Please enjoy this blog posted on behalf of: Sachin Gupta, Knowledge Management Attorney, Latham & Watkins LLP
You may recall from your elementary math class that a multiplication equation includes factors multiplied together to produce a product. The two factors that determine the cost of legal services are an attorney’s hourly rate and number of hours billed. Clients pay close attention to the former. Anyone who has ever participated in a pitch, or an RFP process can tell you that hourly rates are an important factor for clients deciding whom to select for outside counsel. It is someone perplexing then that the other factor, the number of hours billed, seems to receive less attention.
Clients certainly push back when identifying what they perceive as excessive billing. This is handled by any number of measures, including writing off certain time entries or providing across-the-board discounts. However, all of these measures take place after the fact. Discounts or write-offs result in lower realization rates for firms and, in extreme cases, can even sour client relationships. Alternative fee arrangements are becoming increasingly common as a prophylactic measure to address unpredictable bills but are not always feasible in every situation.
While clients regularly assess the quality of lawyers based on factors such as prestige rankings and schools attended, they could also benefit from assessing the processes and systems a law firm employs to deliver legal services more efficiently. The centralizing of knowledge and leveraging of technology are key components of law firm efficiency that can be assessed, and there are several potential metrics that can be relied on to do so.
Knowledge management (“KM”) within law firms has been a staple of many European law firms for some time. In the past decade, KM has gradually begun to gain more prominence in U.S.-based law firms of all sizes. I recall my early days of practice at multiple firms when my inbox was regularly filled with requests such as “Has anyone worked on this type of agreement before? Can you send me what you did?” That was the extent of how many firms managed their institutional knowledge, which you could call the “hope and pray” method. Hoping that: 1) someone sees your email, 2) remembers that they worked on an agreement or clause pertinent to your request, 3) knows exactly where it is, and 4) then responds to you soon enough to meet that you can use it and still meet your deadline. All of this, of course also dependent on that attorney still being employed with your firm.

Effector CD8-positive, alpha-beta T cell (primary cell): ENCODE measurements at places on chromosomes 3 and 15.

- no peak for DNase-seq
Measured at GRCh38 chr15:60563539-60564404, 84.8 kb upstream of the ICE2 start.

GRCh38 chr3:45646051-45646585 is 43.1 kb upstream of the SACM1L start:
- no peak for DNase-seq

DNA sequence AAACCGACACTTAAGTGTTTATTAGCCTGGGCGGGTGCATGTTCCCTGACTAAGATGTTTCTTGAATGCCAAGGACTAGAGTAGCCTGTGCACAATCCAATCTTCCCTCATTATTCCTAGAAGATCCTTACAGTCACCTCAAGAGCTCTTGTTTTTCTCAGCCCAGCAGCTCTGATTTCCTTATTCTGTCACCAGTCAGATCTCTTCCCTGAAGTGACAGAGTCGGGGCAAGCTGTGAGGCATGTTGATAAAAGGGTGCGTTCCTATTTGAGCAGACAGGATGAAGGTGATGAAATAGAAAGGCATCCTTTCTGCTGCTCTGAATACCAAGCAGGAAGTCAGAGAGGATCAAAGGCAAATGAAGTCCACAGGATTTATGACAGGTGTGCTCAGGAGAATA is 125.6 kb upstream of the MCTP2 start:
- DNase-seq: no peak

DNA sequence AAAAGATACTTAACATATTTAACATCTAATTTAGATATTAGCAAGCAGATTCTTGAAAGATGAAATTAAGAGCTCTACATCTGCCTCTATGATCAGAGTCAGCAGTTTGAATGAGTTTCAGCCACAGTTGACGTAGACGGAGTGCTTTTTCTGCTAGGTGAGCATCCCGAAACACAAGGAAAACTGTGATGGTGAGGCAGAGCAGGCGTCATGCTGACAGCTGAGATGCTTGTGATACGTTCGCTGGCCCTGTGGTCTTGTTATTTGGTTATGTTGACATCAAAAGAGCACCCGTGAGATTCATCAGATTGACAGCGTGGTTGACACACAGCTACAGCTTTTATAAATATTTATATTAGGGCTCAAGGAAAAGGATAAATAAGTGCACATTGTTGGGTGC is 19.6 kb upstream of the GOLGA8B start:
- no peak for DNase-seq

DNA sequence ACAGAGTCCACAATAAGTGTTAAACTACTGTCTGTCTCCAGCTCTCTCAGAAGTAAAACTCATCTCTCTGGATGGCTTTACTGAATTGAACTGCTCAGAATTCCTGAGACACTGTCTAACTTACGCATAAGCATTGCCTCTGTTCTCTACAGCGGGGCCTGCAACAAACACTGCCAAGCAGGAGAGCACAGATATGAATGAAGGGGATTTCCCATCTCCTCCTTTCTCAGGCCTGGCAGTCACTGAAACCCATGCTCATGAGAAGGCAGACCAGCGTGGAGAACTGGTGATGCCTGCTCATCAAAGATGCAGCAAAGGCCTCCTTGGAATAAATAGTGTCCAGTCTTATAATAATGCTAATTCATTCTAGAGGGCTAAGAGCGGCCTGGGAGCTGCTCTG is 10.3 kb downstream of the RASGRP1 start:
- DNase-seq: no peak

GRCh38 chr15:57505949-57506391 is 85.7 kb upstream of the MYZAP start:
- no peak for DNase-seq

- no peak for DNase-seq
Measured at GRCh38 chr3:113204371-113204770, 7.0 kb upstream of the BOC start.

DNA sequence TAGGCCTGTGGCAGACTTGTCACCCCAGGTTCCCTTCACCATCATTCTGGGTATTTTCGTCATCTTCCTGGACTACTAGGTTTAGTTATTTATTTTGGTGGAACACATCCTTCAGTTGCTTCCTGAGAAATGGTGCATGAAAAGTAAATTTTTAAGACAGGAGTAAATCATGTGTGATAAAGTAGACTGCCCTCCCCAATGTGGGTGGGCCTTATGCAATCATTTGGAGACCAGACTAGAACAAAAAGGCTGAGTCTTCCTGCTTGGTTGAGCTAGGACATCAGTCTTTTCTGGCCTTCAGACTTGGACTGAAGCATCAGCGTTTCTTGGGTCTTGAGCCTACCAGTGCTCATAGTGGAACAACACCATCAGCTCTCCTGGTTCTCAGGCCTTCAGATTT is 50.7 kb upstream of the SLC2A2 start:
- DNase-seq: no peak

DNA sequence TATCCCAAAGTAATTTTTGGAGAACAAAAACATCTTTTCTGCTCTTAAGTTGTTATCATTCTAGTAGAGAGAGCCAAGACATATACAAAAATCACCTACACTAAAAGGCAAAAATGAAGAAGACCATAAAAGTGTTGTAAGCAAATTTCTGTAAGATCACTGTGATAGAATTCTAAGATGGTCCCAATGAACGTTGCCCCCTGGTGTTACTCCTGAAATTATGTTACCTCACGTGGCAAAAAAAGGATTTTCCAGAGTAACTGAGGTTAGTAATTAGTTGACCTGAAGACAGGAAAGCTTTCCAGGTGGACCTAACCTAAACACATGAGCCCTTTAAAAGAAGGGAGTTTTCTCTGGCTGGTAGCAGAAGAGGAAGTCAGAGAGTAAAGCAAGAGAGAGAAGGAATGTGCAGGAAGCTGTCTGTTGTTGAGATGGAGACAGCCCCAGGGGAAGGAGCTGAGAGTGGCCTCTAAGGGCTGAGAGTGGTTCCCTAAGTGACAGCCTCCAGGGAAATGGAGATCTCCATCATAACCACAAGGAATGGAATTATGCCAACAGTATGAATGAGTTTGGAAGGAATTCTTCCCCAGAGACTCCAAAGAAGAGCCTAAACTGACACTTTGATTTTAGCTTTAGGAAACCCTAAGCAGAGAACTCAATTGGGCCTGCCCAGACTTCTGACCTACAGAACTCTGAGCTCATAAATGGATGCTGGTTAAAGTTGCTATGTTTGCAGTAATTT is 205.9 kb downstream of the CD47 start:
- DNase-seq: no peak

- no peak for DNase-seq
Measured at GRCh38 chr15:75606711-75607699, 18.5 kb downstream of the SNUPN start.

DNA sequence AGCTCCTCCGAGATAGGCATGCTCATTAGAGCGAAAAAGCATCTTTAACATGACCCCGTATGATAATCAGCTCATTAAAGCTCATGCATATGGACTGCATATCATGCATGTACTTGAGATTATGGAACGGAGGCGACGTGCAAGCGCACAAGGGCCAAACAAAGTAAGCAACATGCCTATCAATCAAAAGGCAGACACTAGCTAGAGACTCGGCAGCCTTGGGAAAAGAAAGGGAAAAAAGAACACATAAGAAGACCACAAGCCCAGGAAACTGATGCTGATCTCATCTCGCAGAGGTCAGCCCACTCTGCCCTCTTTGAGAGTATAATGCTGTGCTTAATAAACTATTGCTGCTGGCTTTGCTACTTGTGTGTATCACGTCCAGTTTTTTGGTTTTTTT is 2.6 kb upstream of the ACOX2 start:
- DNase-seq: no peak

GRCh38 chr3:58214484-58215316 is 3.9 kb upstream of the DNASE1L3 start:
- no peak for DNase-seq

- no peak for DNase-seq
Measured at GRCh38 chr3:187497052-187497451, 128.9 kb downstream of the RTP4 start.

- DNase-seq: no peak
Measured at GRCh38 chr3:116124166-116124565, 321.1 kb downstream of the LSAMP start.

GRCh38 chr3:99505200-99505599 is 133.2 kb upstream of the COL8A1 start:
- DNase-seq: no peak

A centralized knowledge management database resolves this issue. A robust bank of precedents and templates gives an attorney (and the client) the benefit of all the institutional knowledge that the firm has without relying on all the elements of the “hope and pray” method to fall into place. So why are clients not inquiring whether firms have such systems in place? To some extent, they are. Whether law firms are employing knowledge management systems and professionals is a regular component of RFPs. However, this exercise rarely goes beyond a box-ticking question. KM databases can range from a regularly updated, well-managed system that captures the majority of work product a practice group has generated to a dormant database with a handful of documents added by an enterprising associate who has long left the firm. It does not serve clients well to treat both of these the same, yet in both cases, that box will still be ticked.
Simple metrics can provide a more accurate picture of a firm’s utilization of knowledge management. Examples of such metrics are:
• The number and type (templates, precedent, memos, etc.) of documents stored in the database
• Whether the database is built on software to facilitate tagging, searching, and organization versus simply a shared folder of documents
• The frequency of updates
• How often is the database accessed
• Is there a full-time attorney or legal professional managing the database